Immune cells are associated with mortality: the Health and Retirement Study.

TitleImmune cells are associated with mortality: the Health and Retirement Study.
Publication TypeJournal Article
Year of Publication2023
AuthorsSeshadri, G, Vivek, S, Prizment, A, Crimmins, EM, Klopack, ET, Faul, J, Guan, W, Meier, HCS, Thyagarajan, B
JournalFrontiers in immunology
ISSN Number1664-3224
KeywordsAging, Humans, Immunosenescence, Inflammation, Retirement, T-Lymphocyte Subsets

INTRODUCTION: Age-related immunosenescence is characterized by changes in immune cell subsets and is associated with mortality. However, since immunosenescence is associated with other concurrent age-related changes such as inflammation and multi-organ dysfunction, it is unclear whether the association between age-related immunosenescence and mortality is independent of other concurrent age-related changes. To address these limitations, we evaluated the independent association between immune cell subsets and mortality after adjustment for age-related inflammation and biologic age.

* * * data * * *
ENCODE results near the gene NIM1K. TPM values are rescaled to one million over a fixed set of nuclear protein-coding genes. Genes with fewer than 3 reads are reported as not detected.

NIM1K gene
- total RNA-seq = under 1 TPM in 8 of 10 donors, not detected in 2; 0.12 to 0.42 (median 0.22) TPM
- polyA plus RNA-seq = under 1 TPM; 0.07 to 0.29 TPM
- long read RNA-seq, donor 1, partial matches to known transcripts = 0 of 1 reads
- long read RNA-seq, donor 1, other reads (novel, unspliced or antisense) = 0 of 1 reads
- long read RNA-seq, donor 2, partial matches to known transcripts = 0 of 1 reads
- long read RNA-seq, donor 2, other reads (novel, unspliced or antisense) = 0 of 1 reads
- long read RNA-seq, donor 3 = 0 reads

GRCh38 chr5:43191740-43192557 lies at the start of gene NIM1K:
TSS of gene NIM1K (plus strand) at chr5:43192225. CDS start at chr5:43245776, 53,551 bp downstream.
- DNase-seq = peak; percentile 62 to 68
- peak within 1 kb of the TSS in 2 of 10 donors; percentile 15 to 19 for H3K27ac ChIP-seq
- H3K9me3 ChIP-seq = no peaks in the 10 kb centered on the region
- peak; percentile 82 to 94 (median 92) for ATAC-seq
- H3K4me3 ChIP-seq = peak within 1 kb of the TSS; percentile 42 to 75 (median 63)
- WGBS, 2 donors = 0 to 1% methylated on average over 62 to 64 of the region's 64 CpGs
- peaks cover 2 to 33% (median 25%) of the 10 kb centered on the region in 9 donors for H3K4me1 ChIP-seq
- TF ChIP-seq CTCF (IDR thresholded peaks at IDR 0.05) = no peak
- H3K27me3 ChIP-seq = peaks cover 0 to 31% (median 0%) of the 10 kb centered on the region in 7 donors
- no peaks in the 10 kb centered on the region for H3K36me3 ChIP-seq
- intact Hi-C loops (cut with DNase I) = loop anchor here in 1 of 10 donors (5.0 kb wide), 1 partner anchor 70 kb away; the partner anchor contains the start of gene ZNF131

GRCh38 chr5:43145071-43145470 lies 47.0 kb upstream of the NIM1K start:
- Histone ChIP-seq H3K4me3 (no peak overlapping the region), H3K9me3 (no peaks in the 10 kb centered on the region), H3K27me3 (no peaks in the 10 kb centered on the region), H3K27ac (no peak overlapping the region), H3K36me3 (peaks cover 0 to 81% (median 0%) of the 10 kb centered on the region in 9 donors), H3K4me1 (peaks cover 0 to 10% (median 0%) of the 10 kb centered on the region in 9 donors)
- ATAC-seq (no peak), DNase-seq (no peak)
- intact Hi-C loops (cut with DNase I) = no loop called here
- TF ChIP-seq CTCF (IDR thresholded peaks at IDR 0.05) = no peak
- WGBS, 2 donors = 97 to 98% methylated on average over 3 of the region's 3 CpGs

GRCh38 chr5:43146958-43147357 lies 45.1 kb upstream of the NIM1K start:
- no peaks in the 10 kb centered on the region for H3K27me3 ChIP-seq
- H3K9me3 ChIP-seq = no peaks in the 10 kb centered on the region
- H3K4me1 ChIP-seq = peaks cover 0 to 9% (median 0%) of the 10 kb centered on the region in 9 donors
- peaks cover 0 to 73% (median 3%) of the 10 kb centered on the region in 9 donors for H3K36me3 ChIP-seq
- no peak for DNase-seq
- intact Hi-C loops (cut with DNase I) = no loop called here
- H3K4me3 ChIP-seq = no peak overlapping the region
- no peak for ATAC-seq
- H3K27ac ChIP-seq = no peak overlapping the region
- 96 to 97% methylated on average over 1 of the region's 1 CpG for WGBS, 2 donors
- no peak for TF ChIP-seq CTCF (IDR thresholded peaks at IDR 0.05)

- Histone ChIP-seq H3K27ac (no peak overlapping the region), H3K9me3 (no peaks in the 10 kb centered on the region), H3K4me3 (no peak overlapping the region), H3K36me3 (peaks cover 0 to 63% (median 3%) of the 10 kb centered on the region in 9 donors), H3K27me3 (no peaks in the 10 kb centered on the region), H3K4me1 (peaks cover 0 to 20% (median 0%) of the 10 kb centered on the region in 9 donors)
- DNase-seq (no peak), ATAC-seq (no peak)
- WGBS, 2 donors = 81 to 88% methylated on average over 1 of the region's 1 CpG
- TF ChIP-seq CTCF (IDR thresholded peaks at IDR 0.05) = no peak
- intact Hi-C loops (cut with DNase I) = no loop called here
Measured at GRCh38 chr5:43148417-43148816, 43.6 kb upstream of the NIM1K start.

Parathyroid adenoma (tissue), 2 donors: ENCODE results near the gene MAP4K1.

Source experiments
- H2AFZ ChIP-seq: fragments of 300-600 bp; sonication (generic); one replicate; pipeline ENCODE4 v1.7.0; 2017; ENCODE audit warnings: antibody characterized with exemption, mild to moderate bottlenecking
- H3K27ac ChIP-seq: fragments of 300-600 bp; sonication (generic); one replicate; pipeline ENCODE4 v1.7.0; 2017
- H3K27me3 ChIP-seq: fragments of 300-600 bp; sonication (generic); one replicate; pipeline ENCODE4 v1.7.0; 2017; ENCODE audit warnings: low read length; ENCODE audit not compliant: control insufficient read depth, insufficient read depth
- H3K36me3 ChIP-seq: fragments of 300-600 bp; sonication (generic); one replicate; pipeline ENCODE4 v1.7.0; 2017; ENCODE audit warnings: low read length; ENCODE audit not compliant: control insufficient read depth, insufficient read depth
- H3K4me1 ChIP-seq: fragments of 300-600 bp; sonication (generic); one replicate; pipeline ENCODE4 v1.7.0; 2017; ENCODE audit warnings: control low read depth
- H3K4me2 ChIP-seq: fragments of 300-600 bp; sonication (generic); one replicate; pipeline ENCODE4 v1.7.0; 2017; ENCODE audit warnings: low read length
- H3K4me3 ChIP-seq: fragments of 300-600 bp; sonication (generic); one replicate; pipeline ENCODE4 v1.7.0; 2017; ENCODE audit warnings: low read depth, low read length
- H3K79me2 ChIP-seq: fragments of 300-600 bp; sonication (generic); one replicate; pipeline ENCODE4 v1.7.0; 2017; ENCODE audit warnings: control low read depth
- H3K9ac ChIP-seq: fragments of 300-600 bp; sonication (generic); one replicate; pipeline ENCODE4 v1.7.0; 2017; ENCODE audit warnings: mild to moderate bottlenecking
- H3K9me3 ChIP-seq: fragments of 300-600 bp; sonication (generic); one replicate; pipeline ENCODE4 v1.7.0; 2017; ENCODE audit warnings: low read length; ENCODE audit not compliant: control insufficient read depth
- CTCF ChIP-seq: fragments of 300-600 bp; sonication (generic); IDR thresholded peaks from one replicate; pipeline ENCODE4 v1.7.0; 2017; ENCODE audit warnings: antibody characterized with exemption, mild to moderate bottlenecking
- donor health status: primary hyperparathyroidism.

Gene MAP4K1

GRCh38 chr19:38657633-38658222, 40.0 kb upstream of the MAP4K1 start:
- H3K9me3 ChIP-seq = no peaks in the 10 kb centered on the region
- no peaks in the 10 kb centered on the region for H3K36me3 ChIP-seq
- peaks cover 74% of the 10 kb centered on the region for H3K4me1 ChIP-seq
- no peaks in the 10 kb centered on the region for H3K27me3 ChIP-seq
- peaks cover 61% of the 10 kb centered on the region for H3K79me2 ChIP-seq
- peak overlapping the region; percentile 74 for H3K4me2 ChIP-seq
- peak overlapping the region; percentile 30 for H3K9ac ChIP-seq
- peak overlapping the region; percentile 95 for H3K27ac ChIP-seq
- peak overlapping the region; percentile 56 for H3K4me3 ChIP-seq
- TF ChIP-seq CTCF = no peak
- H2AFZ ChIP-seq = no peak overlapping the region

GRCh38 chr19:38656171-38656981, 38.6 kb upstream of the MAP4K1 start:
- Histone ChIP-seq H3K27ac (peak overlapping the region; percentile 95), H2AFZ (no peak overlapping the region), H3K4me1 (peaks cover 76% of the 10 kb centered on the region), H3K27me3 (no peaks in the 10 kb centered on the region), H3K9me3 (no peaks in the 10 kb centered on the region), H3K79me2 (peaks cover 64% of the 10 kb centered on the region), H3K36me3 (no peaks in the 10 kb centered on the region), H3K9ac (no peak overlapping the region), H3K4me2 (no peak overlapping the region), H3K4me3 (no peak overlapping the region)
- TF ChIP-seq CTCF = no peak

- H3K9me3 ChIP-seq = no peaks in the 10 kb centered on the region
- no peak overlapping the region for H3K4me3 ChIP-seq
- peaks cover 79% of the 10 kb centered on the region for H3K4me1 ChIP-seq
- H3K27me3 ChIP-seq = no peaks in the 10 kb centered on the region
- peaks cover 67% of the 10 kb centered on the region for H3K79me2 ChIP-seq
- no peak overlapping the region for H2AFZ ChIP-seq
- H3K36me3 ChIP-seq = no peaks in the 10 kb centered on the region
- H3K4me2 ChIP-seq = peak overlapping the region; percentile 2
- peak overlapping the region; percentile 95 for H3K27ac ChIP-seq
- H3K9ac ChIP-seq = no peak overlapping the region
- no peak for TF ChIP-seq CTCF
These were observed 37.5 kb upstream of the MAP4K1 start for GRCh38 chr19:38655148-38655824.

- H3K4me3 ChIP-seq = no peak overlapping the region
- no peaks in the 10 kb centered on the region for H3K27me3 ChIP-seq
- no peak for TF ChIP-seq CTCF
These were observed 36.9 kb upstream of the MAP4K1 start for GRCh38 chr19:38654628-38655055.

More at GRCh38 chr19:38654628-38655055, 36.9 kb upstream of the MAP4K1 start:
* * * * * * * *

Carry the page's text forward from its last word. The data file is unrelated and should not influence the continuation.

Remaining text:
METHODS: Data for this study was obtained from the 2016 interview of the Health and Retirement Study (N=6802). Cox proportional hazards regression models were used to estimate the association between 25 immune cell subsets (11 T-cell subsets, 4 B-cell subsets, 3 monocyte subsets, 3 natural killer cell subsets, 3 dendritic cell subsets, and neutrophils) and 4-year mortality adjusting for covariates such as the Klemera-Doubal algorithm biological age, chronological age, gender, race/ethnicity, BMI, smoking status, comorbidity index, CMV seropositivity, and inflammatory latent variable comprising C-reactive protein, and 4 cytokines (interleukin-10, interleukin-1 receptor antagonist, interleukin-6, and soluble tumor necrosis factor).

RESULTS: Four hundred and seventy-six participants died during the study period with an overall median follow up time of 2.5 years. After controlling for covariates and adjustment for sample-weights, total T cells [HR: 0.86, p=0.004], NK CD56LO cells [HR: 0.88, p=0.005], and neutrophils [HR: 1.22, p=0.004] were significantly associated with mortality.

CONCLUSIONS: These findings support the idea that an aging immune system is associated with short-term mortality independent of age-related inflammation or other age-related measures of physiological dysfunction. If replicated in other external cohorts, these findings could identify novel targets for both monitoring and intervention to reduce the age-related mortality.

Citation Key13630
PubMed ID37928548
PubMed Central IDPMC10623116
Grant ListR01 AG060110 / AG / NIA NIH HHS / United States
U01 AG009740 / AG / NIA NIH HHS / United States